SERVICE STATUS: ALL CLASSES OPEN TO PUPILS

Mrs Hunter

Term 3

Despite the challenges of Bridge Farm being closed to pupils, this has not stopped us producing some incredible work in our Science Topic: Animals Including Humans.  We have identified and named the main parts of the human circulatory system and described the functions of the heart, blood vessels and blood and how important these are in keeping us alive. We have put on our laboratory coats and completed a thorough and scientific investigation into the impact of exercise on our pulse rate. This led us to question and research the importance exercise, diet and lifestyle have on the functioning of the human body. We reviewed our learning at the start of the topic and again at the end- we were amazed about how much we had learned during this topic are now experts in human physiology and anatomy.

 

For our website work this term, we wanted to show off our amazing research projects into the different organs of the body and the importance of exercise. We all presented our work in different ways and enjoyed finding out amazing, bizarre and incredible facts about our organs. We even found that we can live without some of these! The human body really is engineered in a complex and magnificent way.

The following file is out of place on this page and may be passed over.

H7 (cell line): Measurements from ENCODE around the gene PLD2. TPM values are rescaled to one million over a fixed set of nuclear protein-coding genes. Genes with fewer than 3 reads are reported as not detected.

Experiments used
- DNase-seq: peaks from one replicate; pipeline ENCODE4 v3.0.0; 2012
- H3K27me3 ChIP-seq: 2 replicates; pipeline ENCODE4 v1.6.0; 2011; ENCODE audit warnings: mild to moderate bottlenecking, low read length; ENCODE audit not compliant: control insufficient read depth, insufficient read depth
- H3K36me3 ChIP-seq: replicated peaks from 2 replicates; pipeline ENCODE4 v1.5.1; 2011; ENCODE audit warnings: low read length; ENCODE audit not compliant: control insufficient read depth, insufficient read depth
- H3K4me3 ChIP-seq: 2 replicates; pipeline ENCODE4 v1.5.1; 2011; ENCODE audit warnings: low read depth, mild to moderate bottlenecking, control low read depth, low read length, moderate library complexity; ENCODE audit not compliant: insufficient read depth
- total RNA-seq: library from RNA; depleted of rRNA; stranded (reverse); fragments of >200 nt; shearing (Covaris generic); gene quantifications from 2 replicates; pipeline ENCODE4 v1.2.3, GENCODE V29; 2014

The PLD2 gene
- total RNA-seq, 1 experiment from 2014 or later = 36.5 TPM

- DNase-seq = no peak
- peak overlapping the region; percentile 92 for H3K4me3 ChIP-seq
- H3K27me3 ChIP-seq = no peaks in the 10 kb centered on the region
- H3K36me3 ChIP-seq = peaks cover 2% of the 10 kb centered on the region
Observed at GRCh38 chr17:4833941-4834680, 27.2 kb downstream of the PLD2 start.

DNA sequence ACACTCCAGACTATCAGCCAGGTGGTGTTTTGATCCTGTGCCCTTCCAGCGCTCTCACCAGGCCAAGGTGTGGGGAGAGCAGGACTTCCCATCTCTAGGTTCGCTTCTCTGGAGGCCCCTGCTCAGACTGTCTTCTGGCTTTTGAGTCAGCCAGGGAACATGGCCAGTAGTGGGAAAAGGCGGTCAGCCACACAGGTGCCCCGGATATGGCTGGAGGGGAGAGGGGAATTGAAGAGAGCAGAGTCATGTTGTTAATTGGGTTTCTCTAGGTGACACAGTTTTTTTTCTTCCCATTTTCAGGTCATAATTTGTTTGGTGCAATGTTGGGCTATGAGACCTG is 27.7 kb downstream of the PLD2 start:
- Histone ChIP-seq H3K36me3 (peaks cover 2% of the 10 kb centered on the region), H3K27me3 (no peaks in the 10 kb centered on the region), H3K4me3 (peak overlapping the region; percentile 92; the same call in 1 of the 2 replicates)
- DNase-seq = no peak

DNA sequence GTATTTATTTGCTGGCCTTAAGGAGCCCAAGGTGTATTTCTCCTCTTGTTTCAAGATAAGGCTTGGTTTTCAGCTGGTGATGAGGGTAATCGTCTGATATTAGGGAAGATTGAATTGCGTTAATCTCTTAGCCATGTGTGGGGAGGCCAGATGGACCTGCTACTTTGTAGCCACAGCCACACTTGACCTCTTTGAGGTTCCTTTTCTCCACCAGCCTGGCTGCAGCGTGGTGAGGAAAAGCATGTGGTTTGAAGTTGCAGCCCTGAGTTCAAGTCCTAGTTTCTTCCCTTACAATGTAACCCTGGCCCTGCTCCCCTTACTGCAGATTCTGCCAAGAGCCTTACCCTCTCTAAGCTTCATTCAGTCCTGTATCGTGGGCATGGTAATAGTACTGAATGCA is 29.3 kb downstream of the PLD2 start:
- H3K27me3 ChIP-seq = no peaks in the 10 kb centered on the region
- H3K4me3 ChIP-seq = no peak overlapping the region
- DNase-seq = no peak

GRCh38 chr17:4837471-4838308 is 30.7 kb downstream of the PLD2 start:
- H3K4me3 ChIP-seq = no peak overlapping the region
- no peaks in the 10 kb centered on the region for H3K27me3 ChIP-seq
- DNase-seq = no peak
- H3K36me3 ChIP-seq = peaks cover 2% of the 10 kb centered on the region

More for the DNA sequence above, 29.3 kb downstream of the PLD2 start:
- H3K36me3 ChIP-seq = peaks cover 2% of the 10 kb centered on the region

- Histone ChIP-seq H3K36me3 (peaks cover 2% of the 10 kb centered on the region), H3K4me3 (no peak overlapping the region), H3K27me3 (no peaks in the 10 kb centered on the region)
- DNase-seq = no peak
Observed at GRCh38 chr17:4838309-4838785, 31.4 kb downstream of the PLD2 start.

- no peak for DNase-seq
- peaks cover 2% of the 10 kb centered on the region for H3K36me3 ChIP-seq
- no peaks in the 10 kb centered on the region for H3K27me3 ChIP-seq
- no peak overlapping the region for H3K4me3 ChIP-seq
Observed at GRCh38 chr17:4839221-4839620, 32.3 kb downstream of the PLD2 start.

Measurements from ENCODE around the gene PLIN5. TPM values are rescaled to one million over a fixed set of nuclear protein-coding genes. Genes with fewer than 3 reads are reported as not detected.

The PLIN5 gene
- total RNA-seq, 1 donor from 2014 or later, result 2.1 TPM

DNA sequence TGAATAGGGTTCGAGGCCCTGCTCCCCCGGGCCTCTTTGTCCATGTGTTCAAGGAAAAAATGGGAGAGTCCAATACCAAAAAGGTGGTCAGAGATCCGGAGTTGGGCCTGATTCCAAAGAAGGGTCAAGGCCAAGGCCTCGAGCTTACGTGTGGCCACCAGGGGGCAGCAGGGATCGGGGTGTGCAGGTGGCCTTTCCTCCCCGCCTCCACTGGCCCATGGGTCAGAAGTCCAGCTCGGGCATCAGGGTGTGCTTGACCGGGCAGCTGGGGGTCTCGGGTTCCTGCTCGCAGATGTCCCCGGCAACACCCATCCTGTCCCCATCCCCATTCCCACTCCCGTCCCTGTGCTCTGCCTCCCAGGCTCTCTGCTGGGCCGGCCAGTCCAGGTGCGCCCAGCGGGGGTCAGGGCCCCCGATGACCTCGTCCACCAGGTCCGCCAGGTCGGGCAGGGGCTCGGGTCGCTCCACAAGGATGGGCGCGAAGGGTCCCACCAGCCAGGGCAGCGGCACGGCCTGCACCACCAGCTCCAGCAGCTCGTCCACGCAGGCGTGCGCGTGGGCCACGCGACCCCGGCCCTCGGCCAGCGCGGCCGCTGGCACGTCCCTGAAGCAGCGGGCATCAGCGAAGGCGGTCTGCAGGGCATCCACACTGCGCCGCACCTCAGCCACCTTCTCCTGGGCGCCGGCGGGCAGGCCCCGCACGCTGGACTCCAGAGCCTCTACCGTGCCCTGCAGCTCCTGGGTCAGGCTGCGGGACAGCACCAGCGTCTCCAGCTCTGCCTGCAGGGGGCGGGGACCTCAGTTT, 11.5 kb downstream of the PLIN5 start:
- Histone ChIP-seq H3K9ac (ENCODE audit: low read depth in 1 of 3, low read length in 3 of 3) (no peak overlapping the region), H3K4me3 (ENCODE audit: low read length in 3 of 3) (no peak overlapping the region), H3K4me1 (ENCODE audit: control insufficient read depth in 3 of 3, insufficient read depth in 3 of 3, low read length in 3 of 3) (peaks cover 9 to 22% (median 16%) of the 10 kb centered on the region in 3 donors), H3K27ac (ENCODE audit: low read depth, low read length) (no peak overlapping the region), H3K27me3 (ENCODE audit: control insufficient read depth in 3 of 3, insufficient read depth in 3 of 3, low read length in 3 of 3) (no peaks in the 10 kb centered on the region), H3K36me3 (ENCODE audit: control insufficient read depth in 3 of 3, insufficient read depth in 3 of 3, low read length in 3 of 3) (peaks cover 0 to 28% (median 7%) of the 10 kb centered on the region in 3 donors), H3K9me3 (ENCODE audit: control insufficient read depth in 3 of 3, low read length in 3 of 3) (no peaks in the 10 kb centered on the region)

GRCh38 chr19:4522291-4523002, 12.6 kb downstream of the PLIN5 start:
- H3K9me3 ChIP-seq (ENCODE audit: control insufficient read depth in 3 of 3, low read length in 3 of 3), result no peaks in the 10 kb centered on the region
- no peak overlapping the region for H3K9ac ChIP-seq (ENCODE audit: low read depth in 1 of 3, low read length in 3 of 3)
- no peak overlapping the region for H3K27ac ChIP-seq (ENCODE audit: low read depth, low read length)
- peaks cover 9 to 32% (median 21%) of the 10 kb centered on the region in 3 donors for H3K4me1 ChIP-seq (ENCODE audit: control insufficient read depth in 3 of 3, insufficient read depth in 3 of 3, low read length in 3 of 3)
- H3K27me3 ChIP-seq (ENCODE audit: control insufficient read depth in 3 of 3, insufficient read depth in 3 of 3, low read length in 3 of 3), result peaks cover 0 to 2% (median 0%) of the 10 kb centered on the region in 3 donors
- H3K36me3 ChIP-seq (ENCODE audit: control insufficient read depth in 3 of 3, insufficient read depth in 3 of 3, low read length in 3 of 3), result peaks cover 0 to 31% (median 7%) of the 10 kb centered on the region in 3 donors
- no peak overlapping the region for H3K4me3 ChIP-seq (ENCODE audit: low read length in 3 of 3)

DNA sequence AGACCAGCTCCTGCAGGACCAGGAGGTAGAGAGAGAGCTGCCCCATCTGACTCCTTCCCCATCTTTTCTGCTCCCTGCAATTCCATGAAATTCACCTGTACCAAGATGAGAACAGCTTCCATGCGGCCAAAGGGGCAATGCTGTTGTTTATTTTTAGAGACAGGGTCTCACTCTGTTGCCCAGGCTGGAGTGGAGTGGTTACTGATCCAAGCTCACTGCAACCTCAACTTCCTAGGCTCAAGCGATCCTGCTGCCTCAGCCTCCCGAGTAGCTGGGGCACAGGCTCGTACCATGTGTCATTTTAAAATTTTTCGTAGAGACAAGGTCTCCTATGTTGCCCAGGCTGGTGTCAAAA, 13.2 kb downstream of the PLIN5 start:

Term 2
Love of Reading
Term 1

In Year 6, we have been studying Evolution and Inheritance as part of our Science topic. We have explored the theories of Charles Darwin and his explanation of Natural Selection. We undertook an investigation into different birds’ beaks and their adaptations to their food source. The study Darwin completed into the different finches on the Galapagos island was crucial to his theory and so we followed in the footsteps of this scientific giant and naturalist (whilst having a fantastic time).

How are different birds’ beaks adapted to their food source? How do you think they have evolved over time?

We had a great time today in Year 6 today working out which bird had the best beak for the job! We used a range of equipment such as chopsticks, a wrench, a pipette, a plastic straw, a sieve, tongs and tweezers to mimic different-shaped bird beaks and find out which were best adapted to eating certain types of food.

We discovered that a tool that worked perfectly for one type of food was almost useless at eating another, showing the importance of adaptation in nature and the role in plays in evolution over time.

Star question: If all birds ate the same kind of food, would they all have the same-shaped beak?